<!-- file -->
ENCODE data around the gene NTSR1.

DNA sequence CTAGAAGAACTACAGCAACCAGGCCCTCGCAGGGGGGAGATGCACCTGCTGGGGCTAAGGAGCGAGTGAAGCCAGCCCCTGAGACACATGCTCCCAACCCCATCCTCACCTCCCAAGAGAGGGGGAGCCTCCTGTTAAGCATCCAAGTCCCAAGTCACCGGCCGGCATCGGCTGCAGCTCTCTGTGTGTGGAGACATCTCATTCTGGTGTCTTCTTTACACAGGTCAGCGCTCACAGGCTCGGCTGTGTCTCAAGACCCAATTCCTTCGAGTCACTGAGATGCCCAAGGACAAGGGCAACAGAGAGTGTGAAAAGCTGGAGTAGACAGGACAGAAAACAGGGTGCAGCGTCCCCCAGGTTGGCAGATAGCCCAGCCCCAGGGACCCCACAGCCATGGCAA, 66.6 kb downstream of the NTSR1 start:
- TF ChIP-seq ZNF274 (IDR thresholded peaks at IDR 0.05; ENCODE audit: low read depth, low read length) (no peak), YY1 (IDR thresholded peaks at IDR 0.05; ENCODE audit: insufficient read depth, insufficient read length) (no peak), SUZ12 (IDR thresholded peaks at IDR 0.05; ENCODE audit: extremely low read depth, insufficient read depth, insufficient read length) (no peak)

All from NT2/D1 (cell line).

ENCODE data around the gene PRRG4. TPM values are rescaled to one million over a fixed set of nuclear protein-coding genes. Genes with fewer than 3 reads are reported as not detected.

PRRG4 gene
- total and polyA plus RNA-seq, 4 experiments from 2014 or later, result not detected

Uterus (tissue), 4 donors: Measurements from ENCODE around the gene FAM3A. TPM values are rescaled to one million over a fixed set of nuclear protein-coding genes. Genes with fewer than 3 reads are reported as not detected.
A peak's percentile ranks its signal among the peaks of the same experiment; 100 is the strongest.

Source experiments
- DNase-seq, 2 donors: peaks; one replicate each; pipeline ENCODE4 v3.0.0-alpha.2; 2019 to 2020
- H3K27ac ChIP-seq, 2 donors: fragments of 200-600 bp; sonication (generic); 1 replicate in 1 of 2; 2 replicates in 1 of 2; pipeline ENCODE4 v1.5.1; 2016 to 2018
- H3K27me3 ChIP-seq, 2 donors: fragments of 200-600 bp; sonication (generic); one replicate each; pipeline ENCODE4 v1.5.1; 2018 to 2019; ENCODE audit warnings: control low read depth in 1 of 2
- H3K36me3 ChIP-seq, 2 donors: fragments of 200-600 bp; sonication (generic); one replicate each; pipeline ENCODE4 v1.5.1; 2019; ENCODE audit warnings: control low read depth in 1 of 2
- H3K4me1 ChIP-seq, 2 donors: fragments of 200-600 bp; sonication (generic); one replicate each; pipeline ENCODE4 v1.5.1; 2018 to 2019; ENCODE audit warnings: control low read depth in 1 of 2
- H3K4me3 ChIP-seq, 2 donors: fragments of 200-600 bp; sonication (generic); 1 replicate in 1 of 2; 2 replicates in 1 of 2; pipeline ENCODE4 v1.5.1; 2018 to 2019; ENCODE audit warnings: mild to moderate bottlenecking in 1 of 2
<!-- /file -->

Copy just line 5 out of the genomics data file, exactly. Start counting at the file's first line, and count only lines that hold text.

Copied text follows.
ENCODE data around the gene PRRG4. TPM values are rescaled to one million over a fixed set of nuclear protein-coding genes. Genes with fewer than 3 reads are reported as not detected.